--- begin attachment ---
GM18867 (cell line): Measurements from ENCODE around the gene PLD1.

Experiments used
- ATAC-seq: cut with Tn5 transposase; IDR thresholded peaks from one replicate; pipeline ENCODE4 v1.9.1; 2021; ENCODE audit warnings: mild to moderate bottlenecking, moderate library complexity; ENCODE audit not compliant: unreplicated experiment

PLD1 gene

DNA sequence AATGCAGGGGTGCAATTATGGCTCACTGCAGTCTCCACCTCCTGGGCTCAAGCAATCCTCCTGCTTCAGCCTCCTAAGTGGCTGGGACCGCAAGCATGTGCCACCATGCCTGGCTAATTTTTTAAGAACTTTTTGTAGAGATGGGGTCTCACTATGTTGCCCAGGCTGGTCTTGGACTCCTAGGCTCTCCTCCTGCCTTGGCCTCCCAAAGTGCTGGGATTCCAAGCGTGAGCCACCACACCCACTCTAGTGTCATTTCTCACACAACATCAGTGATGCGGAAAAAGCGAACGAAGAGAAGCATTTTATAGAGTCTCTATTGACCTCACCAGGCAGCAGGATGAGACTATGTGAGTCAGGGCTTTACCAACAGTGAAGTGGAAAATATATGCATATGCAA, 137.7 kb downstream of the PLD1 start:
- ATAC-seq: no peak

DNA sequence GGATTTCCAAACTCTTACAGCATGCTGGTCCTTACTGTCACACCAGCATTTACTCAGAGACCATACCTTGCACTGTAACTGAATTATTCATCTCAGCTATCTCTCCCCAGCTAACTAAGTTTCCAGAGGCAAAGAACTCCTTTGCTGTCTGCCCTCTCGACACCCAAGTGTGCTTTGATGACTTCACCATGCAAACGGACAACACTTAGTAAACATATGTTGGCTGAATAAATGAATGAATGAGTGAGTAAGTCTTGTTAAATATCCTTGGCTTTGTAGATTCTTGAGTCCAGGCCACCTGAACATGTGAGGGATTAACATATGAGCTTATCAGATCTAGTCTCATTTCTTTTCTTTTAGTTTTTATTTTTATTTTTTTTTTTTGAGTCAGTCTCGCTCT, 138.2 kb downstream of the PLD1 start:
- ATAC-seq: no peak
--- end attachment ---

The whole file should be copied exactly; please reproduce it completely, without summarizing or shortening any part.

GM18867 (cell line): Measurements from ENCODE around the gene PLD1.

Experiments used
- ATAC-seq: cut with Tn5 transposase; IDR thresholded peaks from one replicate; pipeline ENCODE4 v1.9.1; 2021; ENCODE audit warnings: mild to moderate bottlenecking, moderate library complexity; ENCODE audit not compliant: unreplicated experiment

PLD1 gene

DNA sequence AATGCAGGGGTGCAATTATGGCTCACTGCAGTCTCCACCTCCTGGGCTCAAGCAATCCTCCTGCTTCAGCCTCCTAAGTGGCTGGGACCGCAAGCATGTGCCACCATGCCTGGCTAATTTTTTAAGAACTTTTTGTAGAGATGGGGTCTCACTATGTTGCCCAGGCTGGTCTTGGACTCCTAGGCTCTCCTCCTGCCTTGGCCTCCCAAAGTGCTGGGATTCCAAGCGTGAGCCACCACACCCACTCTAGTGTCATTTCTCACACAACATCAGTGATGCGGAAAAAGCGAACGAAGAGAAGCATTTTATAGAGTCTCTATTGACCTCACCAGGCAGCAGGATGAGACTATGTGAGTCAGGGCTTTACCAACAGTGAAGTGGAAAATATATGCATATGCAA, 137.7 kb downstream of the PLD1 start:
- ATAC-seq: no peak

DNA sequence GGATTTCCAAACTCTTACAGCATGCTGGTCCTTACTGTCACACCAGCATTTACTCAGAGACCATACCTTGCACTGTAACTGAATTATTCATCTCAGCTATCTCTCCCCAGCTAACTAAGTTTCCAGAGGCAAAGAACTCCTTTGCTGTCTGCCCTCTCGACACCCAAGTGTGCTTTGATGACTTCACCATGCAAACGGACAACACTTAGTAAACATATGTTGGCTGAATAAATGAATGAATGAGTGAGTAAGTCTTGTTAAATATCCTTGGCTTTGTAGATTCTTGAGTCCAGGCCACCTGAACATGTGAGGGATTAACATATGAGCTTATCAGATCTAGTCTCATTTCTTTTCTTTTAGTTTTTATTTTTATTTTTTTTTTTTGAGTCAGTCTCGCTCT, 138.2 kb downstream of the PLD1 start:
- ATAC-seq: no peak